Nominated – Broadcast Film Critics Association Award for Best Supporting Actor
Nominated – Online Film Critics Society Award for Best Supporting Actor
|2003||The Pentagon Papers||Harry Rowen||March 2003 Television film
Nominated – Primetime Emmy Award for Outstanding Supporting Actor – Miniseries or a Movie
|2003||And Starring Pancho Villa as Himself||Sam Drebben||September 2003 Television film|
|2004||The Novice||Father Benkhe||released September 2004|
|2004||Noel||Artie Venzuela||November 2004 Television film|
|2004||Eros||Dr. Pearl / Hal in segment "Equilibrium"|
|2006||Firewall||Arlin Forester||released February 2006|
|2006||Little Miss Sunshine||Edwin Hoover||Academy Award for Best Supporting Actor
BAFTA Award for Best Actor in a Supporting Role
Independent Spirit Award for Best Supporting Male
Screen Actors Guild Award for Outstanding Performance by a Cast in a Motion Picture
Nominated – Broadcast Film Critics Association Award for Best Supporting Actor
Nominated – Online Film Critics Society Award for Best Supporting Actor
Nominated – Satellite Award for Best Supporting Actor – Motion Picture
Nominated – Screen Actors Guild Award for Outstanding Performance by a Male Actor in a Supporting Role - Motion Picture
|2006||The Santa Clause 3: The Escape Clause||Bud Newman||released December 2006|
|2007||Raising Flagg||Flagg Purdy||released February 2007|
|2007||Rendition||Senator Hawkins||released October. 2007|
|2008||Get Smart||The Chief||released June 2008|
|2008||Marley & Me||Arnie Klein||released December 2008|
|2009||The Private Lives of Pippa Lee||Herb|
|2010||City Island||Michael Malakov (drama coach)|
|2011||Thin Ice||Gorvy Hauer|
|2011||The Change-Up||Mitch's Dad|
|2011||The Muppets||Cameo appearance|
|2012||Argo||Lester Siegel||Screen Actors Guild Award for Outstanding Performance by a Cast in a Motion Picture
Nominated — Academy Award for Best Supporting Actor
Nominated — BAFTA Award for Best Actor in a Supporting Role
Nominated — Broadcast Film Critics Association Award for Best Supporting Actor
Nominated — Golden Globe Award for Best Supporting Actor - Motion Picture
Nominated — London Film Critics' Circle Award for Best Supporting Actor
Nominated — Online Film Critics Society Award for Best Supporting Actor
Nominated — Screen Actors Guild Award for Outstanding Performance by a Male Actor in a Supporting Role
|2013||Stand Up Guys||Richard Hirsch|
|The Incredible Burt Wonderstone||Rance Holloway|
|1964||East Side/West Side||Ted Miller||"The Beatnik and the Politician"|
|1966||ABC Stage 67||Barney Kempinski||"The Love Song of Barney Kempinski"
Nominated – Primetime Emmy Award for Outstanding Single Performance by an Actor in a Leading Role in a Drama
|1970–71||Sesame Street||Larry||unknown episodes|
|1979||Carol Burnett & Company||Himself||Episode 1, Season 2|
|1980||The Muppet Show||Himself||Episode 20, Season 4|
|1983||St. Elsewhere||Jerry Singleton||3 episodes: "Ties That Bind", "Lust En Veritas", "Newheart"|
|1985||Faerie Tale Theatre||Bo||"The Emperor's New Clothes"|
|1987||Harry||Harry Porschak||March 4–25, ABC TV series|
|1997||Chicago Hope||Zoltan Karpathein||"The Son Also Rises"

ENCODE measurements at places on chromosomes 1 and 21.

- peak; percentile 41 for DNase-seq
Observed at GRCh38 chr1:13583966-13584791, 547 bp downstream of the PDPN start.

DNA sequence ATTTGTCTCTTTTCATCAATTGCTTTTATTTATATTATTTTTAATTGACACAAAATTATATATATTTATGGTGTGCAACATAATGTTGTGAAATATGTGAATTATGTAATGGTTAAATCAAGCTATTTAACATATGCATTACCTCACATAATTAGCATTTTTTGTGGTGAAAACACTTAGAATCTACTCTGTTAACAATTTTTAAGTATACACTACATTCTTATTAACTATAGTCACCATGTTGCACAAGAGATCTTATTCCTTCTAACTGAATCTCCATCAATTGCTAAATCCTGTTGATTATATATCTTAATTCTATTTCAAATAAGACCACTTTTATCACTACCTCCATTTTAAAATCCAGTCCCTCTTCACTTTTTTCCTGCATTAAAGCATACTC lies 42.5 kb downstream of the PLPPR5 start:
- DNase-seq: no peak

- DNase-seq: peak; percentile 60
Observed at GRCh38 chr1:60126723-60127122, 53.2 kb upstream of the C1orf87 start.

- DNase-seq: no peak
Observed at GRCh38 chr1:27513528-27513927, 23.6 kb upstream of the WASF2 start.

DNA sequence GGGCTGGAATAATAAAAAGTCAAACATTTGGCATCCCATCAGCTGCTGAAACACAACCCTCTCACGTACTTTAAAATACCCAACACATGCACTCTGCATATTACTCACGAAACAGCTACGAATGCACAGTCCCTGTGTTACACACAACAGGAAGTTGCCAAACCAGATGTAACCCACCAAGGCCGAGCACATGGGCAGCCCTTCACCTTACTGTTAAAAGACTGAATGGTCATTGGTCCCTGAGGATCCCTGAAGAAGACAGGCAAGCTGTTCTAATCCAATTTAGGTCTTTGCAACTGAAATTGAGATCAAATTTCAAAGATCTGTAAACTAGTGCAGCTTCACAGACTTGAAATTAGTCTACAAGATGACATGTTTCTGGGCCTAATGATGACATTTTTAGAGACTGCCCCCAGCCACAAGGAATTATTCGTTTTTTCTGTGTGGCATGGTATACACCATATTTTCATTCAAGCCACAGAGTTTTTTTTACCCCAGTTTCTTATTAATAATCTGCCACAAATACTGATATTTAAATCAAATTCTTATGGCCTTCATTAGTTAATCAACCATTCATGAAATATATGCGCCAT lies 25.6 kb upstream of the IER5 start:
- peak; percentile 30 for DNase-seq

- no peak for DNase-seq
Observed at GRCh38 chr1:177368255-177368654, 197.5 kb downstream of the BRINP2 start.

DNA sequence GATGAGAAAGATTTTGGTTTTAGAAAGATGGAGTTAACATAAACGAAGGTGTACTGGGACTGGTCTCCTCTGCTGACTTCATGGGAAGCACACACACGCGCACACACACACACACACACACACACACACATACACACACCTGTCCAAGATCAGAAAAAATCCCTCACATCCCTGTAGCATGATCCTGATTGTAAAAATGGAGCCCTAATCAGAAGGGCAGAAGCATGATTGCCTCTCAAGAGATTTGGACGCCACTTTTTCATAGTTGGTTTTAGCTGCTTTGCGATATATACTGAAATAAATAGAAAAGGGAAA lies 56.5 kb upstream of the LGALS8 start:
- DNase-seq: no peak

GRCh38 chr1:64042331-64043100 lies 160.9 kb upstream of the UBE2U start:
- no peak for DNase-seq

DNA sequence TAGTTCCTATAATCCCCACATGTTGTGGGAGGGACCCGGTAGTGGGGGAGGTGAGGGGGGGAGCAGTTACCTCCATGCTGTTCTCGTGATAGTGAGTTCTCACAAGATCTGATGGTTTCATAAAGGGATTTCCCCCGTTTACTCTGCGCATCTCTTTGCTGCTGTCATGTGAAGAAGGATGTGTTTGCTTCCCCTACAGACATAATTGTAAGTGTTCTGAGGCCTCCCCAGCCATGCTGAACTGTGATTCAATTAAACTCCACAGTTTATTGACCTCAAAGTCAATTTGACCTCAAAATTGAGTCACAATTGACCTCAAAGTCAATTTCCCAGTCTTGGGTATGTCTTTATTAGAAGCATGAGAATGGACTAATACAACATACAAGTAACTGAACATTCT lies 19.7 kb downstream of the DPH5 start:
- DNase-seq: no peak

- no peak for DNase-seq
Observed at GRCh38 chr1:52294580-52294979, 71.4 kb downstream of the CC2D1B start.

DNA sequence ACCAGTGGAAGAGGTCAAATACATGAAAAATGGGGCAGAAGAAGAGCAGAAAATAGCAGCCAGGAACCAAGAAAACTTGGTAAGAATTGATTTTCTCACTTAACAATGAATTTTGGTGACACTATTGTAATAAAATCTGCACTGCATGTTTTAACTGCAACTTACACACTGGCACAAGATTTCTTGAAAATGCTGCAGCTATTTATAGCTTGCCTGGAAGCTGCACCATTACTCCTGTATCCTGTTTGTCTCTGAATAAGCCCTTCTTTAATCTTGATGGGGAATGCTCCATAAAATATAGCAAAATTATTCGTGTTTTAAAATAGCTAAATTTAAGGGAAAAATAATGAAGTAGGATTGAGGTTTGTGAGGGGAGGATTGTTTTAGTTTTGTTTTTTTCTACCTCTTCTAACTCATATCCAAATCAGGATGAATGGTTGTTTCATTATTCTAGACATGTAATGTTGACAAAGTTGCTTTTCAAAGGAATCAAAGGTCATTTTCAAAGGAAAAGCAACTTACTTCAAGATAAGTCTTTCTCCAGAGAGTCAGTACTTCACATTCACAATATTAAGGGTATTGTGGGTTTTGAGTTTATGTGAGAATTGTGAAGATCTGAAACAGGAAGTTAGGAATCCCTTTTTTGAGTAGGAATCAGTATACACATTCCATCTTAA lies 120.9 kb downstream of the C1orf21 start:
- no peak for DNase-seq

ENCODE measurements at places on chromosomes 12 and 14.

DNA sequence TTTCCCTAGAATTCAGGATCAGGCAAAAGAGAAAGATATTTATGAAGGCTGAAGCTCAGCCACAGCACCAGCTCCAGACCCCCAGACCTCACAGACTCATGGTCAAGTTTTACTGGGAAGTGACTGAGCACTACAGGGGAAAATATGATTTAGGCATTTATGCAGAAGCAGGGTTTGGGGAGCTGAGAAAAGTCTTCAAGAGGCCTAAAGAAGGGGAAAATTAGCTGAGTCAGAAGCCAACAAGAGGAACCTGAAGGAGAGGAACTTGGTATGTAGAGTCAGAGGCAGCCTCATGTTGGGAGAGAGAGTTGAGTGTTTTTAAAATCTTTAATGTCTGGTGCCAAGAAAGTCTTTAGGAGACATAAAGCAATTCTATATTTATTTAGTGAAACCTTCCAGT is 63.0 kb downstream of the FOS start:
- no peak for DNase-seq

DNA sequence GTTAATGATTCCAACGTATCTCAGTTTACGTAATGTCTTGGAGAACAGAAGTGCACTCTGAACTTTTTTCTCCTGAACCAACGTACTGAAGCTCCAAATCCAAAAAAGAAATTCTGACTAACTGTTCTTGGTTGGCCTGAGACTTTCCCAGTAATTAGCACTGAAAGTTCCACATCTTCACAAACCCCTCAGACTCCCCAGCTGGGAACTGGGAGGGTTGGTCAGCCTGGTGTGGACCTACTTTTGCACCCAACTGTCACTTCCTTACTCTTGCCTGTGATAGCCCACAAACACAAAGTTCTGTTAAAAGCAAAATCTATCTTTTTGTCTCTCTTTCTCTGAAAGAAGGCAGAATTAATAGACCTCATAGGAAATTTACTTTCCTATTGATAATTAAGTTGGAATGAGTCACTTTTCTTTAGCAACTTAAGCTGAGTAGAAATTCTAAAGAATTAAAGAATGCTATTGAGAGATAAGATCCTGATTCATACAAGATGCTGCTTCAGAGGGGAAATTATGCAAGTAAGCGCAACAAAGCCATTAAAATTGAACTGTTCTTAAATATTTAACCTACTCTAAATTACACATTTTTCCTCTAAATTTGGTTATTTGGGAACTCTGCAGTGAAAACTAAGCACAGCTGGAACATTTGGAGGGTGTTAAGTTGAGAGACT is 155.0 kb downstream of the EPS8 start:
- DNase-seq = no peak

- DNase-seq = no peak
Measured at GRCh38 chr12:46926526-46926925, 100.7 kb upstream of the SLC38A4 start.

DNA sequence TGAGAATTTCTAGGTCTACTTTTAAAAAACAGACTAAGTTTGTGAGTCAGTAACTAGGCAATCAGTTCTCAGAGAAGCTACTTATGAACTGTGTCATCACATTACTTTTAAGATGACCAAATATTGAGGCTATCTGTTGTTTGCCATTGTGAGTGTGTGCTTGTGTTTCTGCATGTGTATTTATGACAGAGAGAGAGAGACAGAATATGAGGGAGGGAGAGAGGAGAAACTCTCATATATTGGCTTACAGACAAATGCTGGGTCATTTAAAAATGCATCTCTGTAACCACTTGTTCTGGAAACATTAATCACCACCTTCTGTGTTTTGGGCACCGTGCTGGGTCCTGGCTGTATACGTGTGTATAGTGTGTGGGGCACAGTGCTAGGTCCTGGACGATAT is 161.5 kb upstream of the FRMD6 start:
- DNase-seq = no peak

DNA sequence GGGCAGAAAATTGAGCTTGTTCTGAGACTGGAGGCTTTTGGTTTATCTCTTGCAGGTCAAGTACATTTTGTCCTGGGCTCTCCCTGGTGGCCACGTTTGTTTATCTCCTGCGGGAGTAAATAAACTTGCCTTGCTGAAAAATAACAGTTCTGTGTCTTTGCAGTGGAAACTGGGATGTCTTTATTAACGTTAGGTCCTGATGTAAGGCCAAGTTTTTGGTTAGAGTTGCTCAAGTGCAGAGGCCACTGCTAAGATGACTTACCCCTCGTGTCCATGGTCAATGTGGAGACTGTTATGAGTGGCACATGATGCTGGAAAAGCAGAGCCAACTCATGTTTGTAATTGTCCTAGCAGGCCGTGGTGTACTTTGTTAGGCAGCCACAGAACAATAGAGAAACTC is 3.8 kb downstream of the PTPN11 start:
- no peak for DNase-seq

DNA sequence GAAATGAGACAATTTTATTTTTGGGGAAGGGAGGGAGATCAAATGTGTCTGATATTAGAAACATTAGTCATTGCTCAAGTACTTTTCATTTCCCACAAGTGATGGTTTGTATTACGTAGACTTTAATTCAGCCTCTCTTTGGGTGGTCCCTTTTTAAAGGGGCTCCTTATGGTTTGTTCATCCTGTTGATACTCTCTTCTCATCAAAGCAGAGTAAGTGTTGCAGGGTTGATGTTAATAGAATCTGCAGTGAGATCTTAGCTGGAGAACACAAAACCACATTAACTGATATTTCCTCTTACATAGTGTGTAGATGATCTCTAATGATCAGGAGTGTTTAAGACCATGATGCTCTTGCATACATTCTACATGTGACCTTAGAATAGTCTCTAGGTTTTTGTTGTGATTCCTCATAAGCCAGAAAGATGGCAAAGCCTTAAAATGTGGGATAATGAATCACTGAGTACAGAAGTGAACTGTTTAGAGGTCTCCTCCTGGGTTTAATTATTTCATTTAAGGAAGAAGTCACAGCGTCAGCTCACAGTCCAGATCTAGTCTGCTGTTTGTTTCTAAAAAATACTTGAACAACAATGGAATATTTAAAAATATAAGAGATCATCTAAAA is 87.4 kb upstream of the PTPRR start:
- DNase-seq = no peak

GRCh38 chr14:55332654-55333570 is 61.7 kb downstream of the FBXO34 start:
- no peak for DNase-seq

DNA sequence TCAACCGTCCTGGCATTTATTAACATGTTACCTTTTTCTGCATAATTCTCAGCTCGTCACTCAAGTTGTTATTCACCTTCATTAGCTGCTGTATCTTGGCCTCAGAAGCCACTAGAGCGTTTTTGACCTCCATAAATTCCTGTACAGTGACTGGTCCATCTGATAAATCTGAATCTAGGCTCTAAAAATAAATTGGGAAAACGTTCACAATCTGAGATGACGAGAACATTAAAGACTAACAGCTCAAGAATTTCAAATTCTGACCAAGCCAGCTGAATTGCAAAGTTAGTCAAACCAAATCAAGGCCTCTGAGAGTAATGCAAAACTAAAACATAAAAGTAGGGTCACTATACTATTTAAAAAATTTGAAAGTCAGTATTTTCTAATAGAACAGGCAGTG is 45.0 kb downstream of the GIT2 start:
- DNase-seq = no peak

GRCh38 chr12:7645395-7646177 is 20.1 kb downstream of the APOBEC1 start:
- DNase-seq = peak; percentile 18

Nominated – Primetime Emmy Award for Outstanding Guest Actor – Drama Series
|2001–02||100 Centre Street||Joe Rifkind||A&E TV series|
|2005||Will & Grace||Marty Adler||"It's a Dad, Dad, Dad, Dad World"|
|2006–07||Boston Legal||Prosecutor||Two episodes in Season 3|
- "Alan Arkin Biography". filmReference.com. Retrieved May 12, 2008.
- Sierchio, Pat (February 16, 2007). "Alan Arkin—not just another kid From Brooklyn". The Jewish Journal of Greater Los Angeles. Archived from the original on February 23, 2007. Retrieved February 16, 2007.
- "Actor brings creative ways to Honolulu for workshops | The Honolulu Advertiser | Hawaii's Newspaper". The Honolulu Advertiser. 2004-01-27. Retrieved 2013-03-28.
- "Alan Arkin biography". Yahoo! Movies. 2008. Archived from the original on December 16, 2006. Retrieved December 9, 2006.
- Farrell, Barry. "Yossarian in Connecticut: Since Catch-22, actor's actor Alan Arkin finally stars as ... Alan Arkin" Life magazine. October 1970.
- Lovece, Frank. "Fast Chat: Alan Arkin". New York Newsday. January 7, 2007.
- FolkEra.com: The Tarriers. FolkEra.com.
- "Alan Arkin Biography". Hollywood.com. Retrieved April 9, 2007.
- Rabin, Nathan (August 2, 2006). "Interview: Alan Arkin". The Onion AV Club. Archived from the original on February 09 2009. Retrieved March 20, 2009.
- Best Actor. FilmSite.org.
- "Dreamgirl" Jennifer Hudson Wins Oscar. NewsMax.com, February 26, 2007.
- Little Murders Is Back as Film Arkin Directed
- Canby, Vincent (February 21, 1971). "What's So Funny? Murders". New York: New York Times. p. D1. "Little Murders succeeds, at times triumphantly, and it does everything more or less backwards."
- "Roger Ebert's review". Rogerebert.suntimes.com. Retrieved 2013-03-28.
- "Alan Arkin Biography - life, family, children, name, story, school, mother, young, son - Newsmakers Cumulation". Notablebiographies.com. Retrieved 2013-03-28.
- Alan Arkin at AllRovi
- Alan Arkin at the Internet Broadway Database
- Alan Arkin at the Internet Off-Broadway Database
- Alan Arkin at the Internet Movie Database
- Q&A with Arkin at Time.com
- Folkera Tarriers article
- Stephen Capen Interview on Worldguide, Futurist Radio Hour – October 10, 1995
- "Tribute to Alan Arkin photo compilation
- trailer, The Russians Are Coming, The Russians Are Coming
- trailer, The In-Laws
- trailer, Last of the Red Hot Lovers
- National Screen Institute interview, 1985
- CBS interview, 2007